“Ari Dillon.” He repeated the unfamiliar sounds. “Hm.” He paused, looking at her in calculated curiosity. “You are in an awkward position, Ari Dillon. You are not only barren, you were deliberately neutered. You do understand that you fall under an Assembly Kill Order for that? Yet the Black Dog took you under his protection. I take it that your Master—”

“My Lord.” She interrupted, clearly and coldly, and he paused, turning his head toward her.

Again he cocked an eyebrow, arrested. “Indeed? Interesting.” He smiled dismissively. “I take it that your ‘Lord’ did not tell you that his protection effectively ends at his gate. Once outside those gates you are subject to the law of the City, and any citizen who takes offence may act upon it.”

“When I get back to the House of the Black Dog I will be sure to look into that,” Ari said pointedly. “I assume, of course, that I will be going back?”

Khamasur smiled indulgently. “That will depend entirely on you,” he said, looking at her directly. “Which brings me to my proposal: when you do go back, you will do so as my agent. There is certain information I wish to know about your Master’s—” he smiled again, not quite a smirk, “Forgive me, your ‘Lord’s’—activities. You will seek out this information, and you will bring it to me when next you leave his House.”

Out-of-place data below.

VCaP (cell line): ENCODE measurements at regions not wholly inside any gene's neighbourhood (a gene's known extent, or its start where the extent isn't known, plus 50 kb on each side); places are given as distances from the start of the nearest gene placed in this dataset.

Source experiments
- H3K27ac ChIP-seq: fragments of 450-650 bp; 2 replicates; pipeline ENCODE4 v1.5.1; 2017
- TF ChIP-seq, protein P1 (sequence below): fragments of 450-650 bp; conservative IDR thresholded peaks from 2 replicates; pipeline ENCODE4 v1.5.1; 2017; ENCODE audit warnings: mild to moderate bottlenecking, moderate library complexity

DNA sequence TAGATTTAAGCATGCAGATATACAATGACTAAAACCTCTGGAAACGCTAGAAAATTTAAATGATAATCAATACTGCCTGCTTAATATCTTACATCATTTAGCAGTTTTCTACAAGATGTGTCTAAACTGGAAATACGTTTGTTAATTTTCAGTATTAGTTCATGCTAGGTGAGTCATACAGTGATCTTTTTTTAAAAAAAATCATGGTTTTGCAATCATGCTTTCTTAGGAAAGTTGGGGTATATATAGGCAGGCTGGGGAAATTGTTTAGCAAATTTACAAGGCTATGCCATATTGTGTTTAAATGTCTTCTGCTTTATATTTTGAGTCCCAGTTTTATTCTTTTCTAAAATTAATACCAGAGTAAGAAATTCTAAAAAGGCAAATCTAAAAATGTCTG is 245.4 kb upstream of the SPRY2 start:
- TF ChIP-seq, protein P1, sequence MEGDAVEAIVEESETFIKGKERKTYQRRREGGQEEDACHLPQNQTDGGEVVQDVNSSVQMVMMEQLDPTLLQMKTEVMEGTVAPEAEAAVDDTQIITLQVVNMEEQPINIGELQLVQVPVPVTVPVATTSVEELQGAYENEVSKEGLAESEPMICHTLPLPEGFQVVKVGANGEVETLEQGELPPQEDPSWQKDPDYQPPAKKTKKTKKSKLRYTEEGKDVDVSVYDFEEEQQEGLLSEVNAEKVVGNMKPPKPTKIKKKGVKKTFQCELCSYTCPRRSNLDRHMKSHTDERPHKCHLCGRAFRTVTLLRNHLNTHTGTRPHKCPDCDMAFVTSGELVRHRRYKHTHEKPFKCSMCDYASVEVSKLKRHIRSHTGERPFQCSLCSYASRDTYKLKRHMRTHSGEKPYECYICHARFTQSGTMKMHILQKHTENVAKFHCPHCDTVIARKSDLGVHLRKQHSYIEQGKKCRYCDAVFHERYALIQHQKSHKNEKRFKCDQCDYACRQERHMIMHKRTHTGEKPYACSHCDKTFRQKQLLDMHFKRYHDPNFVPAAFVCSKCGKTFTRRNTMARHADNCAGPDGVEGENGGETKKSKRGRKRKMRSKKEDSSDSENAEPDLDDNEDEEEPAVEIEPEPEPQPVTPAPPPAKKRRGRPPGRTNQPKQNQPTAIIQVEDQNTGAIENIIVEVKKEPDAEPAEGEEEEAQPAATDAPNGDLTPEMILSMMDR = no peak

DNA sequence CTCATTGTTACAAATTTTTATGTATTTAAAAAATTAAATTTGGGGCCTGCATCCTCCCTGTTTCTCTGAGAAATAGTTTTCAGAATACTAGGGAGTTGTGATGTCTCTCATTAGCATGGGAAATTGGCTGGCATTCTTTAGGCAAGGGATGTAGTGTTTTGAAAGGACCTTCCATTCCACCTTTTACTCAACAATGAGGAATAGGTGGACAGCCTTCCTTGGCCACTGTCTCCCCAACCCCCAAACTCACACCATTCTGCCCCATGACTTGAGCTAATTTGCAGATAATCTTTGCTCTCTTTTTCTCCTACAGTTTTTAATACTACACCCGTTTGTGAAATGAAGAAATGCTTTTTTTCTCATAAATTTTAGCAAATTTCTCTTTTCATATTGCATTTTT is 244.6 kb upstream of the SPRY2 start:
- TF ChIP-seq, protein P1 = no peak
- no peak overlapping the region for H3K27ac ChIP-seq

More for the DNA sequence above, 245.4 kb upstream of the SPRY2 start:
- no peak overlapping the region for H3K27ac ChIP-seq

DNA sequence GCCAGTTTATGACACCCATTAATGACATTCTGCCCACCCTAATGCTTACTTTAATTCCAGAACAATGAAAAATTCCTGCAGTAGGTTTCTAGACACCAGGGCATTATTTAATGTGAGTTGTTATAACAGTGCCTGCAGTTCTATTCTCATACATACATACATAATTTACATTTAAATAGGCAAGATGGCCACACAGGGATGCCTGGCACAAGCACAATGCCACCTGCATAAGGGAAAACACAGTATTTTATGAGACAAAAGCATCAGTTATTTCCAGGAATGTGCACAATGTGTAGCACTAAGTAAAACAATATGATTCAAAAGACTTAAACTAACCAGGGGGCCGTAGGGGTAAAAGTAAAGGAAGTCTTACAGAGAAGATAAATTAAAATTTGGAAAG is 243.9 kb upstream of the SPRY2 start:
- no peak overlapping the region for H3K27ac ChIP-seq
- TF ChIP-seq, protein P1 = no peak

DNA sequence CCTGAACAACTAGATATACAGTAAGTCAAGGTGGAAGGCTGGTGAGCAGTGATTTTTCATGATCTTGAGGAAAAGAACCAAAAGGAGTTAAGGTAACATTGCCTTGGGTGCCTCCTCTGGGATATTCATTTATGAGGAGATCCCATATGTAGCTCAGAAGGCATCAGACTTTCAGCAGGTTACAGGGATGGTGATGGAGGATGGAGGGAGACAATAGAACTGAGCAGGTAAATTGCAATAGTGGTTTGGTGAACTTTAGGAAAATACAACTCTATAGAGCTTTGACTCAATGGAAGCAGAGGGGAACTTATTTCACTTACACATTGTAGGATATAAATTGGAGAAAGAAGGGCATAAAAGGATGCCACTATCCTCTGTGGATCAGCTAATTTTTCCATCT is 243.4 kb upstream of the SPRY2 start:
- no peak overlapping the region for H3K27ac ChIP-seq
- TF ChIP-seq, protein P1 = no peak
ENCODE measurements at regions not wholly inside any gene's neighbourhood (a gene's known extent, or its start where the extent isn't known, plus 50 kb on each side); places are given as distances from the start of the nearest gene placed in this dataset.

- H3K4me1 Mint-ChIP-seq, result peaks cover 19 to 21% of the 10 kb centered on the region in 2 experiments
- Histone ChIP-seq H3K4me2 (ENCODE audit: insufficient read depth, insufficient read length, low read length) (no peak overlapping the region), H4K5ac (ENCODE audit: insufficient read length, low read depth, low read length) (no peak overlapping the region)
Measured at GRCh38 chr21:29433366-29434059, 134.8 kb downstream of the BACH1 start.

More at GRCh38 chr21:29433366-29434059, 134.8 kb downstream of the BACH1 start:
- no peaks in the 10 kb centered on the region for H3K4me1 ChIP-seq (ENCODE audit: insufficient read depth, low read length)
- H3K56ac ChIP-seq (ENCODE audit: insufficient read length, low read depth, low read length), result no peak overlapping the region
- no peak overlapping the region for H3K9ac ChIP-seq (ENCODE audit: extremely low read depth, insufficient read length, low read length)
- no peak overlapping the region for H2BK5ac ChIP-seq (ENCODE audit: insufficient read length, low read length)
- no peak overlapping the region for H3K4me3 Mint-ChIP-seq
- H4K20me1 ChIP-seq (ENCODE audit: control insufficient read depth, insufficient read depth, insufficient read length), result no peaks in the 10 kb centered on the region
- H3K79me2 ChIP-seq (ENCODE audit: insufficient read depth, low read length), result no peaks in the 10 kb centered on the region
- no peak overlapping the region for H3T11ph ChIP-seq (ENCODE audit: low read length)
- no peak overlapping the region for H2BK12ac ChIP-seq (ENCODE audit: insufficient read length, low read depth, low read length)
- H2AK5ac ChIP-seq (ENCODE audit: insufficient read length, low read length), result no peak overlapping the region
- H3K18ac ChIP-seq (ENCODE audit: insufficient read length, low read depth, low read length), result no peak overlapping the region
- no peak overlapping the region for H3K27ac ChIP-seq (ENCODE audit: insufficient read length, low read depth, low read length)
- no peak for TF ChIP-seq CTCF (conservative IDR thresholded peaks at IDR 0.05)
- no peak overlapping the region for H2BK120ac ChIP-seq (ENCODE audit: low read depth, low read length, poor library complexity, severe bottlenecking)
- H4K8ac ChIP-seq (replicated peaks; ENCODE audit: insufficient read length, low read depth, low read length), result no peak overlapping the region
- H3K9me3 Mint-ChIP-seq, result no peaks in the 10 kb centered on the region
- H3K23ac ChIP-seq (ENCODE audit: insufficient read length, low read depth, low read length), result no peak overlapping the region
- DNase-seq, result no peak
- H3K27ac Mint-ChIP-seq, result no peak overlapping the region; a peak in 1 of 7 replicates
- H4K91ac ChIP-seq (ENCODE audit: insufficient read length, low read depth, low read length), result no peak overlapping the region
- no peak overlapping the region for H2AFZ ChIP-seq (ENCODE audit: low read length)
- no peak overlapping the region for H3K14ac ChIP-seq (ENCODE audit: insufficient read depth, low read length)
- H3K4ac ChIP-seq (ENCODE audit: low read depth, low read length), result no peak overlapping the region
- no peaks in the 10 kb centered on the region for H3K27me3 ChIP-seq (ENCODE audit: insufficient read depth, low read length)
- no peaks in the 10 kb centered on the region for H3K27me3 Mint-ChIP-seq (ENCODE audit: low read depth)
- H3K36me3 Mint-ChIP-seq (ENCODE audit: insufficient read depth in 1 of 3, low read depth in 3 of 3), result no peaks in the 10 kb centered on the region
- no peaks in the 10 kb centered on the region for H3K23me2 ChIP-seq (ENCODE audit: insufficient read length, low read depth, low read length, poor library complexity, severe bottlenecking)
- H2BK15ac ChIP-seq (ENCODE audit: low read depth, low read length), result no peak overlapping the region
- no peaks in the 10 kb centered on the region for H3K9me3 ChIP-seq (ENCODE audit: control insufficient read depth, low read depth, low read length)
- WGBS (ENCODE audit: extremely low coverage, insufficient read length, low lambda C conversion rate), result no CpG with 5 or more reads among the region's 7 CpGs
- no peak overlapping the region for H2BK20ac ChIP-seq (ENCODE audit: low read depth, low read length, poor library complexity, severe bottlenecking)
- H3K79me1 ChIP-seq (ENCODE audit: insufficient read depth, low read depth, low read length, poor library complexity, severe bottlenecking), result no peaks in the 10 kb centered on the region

“And I should do this why?”

Again Khamasur smiled. “Oh, dear,” he said with false sorrow, “I had so hoped it would not come to this.” He reached down and rang the bell again. Moments later the Armsman, Deimo, came in with a young black girl—Shanyse Patterson.

Ari saw her and felt her heart stop. Shanyse saw Ari and her face lit up in delight; she started to skip to Ari, then darted a glance at Khamasur and thought better of it. At his gesture of permission she walked over to Ari and smiled, and with all the awkward grace only a young teenager can muster said, “Hi, Ari! What happened to your face?”